Capita IT Services (CITS) boss Mark Quartermaine told staff the rapid expansion of the group through acquisition and more recently a slow down in sales led to the redundancy programme. As exclusively revealed by The Register, the public sector IT supplier informed 1,000 staff - more than 26 per cent of its total workforce - that …
...massive acquisition plan, followed by an "Errr...oops, we spent too much, in a down market"
..any of managers who oversaw this massive cock up in that line for P45's...? Oh look, there's a surprise...
If you want to get paranoid...
We 'accidently' grew too quickly and rather than scale back across the board, we're scaling back in the UK while maintaining staff and possibly growing staff in India.
Like i said, this is taking a paranoid approach and unfortunately, its somewhat justified. Many companies used the excuse of a slow down in work and poor planning to cover the shift in work force.
yeah, not likely.
So, is this what Cameron meant when he said if he shrunk the public sector, the private sector in the UK would expand to take its place?
Those who are agile enough in the IT job market will recognise that this outsourcing of UK jobs was always bound to happen. And those with more than half a brain would realise that starting up a new business teaching people how to read and write in languages used commonly in India is the way to go.
However that rules out most UK workers who expect to have work handed to them on a plate.
VR never works
"CITS kicked off a voluntary redundancy programme in November but only found 60 candidates willing to jump rather than be pushed."
Not quite - the VR programme was massively over-subscribed, but by people who the company didn't want to get rid of. Most of the people who they did want to get rid of didn't apply.
The problem is one of management - essentially, CITS existed until recently as the IT supplier for the rest of the Capita Group... and the Group mandate is that you have to keep money within the Group by getting your IT from them. Therefore, absolutely no need to be competitive or worry about developing a product catalogue which stood any chance of succeeding in the open market. Now, they want to grow and win external business in their own right, but what they are finding is that they don't have the products to offer, and they're just far too fat (too many managers) and un-competitive. And the contracts that are being won are because they're bidding at a stupidly low cost (as usual for Capita), then in order to meet that cost they have to get rid of a load of staff - the problem is, they're going to end up getting rid of the staff that actually have skills and do real work, instead of getting rid of the excess number of mangers who don't really add anything to the business.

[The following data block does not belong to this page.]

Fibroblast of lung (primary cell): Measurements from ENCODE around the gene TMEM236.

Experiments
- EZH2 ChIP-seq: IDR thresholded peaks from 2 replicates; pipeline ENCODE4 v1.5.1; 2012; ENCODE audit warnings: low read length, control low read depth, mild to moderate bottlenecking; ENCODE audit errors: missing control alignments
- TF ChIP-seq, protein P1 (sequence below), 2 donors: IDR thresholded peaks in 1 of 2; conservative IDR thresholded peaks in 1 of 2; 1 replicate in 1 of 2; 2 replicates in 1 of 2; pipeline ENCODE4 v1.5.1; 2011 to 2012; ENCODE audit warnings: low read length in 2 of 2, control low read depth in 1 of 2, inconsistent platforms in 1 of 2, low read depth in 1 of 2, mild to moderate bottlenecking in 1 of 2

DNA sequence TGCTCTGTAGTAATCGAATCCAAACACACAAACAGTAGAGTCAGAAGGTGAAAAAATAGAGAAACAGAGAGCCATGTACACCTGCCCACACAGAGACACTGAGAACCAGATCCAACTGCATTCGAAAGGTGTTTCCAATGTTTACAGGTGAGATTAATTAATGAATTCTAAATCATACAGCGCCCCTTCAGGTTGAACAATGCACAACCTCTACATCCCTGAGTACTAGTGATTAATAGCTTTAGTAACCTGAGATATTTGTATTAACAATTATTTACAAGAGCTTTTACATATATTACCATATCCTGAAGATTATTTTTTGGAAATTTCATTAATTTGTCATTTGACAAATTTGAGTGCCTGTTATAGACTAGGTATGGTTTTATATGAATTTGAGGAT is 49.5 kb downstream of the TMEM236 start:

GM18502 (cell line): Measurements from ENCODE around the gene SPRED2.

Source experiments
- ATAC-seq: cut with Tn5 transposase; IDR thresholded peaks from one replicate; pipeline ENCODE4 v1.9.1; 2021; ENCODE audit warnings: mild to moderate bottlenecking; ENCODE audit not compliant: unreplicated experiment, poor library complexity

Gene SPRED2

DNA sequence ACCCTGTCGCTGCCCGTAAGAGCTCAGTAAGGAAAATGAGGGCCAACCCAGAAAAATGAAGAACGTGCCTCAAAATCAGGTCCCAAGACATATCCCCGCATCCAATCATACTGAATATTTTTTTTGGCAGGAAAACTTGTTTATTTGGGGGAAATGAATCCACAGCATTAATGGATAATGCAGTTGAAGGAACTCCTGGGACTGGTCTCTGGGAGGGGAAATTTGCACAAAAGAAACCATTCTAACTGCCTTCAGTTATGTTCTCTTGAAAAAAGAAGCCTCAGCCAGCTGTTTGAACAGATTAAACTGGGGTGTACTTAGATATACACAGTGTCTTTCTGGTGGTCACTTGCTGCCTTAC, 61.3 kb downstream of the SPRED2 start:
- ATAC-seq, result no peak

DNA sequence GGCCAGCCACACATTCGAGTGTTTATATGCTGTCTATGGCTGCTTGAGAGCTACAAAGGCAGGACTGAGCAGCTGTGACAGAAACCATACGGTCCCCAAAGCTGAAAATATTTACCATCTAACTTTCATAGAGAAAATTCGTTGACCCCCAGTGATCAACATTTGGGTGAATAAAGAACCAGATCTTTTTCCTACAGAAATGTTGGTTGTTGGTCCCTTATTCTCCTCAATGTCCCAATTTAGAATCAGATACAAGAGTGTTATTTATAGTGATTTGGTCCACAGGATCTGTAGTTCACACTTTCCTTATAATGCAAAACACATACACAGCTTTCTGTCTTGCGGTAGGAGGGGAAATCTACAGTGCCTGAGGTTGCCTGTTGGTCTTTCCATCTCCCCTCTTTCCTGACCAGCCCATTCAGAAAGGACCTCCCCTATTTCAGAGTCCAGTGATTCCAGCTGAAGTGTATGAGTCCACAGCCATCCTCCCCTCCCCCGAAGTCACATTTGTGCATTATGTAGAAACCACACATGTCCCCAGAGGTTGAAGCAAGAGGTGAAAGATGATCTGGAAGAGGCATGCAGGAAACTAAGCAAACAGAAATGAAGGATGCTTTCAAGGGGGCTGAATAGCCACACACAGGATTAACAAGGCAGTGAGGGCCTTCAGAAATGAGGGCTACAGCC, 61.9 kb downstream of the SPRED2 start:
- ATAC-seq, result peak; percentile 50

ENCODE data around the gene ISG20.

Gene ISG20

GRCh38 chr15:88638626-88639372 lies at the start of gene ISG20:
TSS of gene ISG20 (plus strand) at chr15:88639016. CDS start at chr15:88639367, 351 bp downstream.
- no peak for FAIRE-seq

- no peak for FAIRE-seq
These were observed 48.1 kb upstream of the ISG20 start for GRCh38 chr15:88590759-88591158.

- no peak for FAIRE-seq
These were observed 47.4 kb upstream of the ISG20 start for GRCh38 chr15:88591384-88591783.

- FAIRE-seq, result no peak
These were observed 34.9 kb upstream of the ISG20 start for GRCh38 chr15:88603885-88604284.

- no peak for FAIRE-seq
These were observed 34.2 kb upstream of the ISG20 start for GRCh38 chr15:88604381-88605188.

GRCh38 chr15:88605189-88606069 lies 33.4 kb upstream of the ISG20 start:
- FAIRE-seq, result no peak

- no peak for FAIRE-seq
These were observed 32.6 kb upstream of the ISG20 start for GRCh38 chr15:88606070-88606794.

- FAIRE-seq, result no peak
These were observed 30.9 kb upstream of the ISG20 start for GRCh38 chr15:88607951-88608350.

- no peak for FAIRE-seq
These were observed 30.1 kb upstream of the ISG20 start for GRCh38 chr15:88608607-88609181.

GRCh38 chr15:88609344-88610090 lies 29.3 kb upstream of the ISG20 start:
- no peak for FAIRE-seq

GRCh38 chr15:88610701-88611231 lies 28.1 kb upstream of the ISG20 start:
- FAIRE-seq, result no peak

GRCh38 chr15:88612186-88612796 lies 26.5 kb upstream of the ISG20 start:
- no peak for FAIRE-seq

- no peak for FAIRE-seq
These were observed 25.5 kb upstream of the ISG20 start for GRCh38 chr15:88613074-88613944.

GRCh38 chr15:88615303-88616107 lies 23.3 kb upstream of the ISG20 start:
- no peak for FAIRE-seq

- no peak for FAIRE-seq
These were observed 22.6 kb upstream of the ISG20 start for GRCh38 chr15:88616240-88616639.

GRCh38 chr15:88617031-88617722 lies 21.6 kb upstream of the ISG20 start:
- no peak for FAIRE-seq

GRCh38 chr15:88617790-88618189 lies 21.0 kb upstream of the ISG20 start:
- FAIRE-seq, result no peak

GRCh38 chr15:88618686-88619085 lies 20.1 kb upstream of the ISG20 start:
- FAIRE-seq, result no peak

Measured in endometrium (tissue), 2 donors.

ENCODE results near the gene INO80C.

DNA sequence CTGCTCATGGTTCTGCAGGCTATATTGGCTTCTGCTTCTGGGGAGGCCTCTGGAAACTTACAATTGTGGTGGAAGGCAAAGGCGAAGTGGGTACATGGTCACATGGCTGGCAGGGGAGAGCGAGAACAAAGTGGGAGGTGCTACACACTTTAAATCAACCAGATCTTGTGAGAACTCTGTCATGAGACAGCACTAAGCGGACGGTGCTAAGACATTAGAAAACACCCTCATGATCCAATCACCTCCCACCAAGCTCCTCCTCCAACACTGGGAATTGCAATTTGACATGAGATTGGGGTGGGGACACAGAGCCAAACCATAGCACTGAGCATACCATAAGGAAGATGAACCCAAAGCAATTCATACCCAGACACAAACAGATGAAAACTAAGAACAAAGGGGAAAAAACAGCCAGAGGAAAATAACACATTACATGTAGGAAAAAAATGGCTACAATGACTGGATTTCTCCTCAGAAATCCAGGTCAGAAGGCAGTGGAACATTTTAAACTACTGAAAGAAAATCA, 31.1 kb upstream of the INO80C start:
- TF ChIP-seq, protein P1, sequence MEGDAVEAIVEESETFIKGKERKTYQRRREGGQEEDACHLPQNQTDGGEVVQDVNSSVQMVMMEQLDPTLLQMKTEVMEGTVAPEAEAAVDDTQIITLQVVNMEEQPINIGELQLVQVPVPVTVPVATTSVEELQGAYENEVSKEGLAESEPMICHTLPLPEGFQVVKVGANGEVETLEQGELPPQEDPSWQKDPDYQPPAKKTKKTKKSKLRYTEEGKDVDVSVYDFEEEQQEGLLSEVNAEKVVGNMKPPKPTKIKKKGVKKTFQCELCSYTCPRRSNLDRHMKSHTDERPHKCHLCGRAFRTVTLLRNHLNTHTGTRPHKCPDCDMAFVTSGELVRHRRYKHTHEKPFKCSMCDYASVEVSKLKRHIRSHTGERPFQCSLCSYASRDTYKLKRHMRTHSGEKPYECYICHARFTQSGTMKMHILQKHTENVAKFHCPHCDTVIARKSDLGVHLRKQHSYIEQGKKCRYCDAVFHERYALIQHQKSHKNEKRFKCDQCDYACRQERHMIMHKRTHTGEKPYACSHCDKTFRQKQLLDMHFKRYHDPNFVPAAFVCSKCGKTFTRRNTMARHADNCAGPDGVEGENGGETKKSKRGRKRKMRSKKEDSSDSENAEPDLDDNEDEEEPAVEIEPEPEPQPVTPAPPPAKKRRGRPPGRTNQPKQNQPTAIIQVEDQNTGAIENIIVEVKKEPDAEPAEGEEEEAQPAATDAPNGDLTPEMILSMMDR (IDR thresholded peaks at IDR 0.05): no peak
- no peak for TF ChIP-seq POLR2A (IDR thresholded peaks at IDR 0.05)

Re: VR never works
"Not quite - the VR programme was massively over-subscribed, but by people who the company didn't want to get rid of. Most of the people who they did want to get rid of didn't apply."
Par for the course for VR. Good staff know they can get a job elsewhere with relative ease, so want free money from a redundancy cheque and to escape to somewhere with prospects. Crap staff know they can't get another job so easily.
Re: VR never works
I seem to remember that CITS actually bids for work, and sometimes even wins. It's also had strategic relationships with several Indian IT shops.
It got on so well with Tata that they are now competitors.
Rummaging around on Quartermaine I found this about his appointment to Crapita:-
"Quartermaine has over 25 years of experience in ICT sector and he previously worked for IBM, Cable and Wireless, BT Global Services and, most recently, for Azzurri Communications where he held the CEO position." ...and now Capita.
It's like a blinding streak of achievement then....
We're crap. We tried to hide the crapness by buying other companies. It didn't work. We are still crap. So we are sacking our expensive UK based staff and keeping our crap slave labour in India. That way we will still be crap but we maximize our potential profit and keep the shareholders happy. Possibly.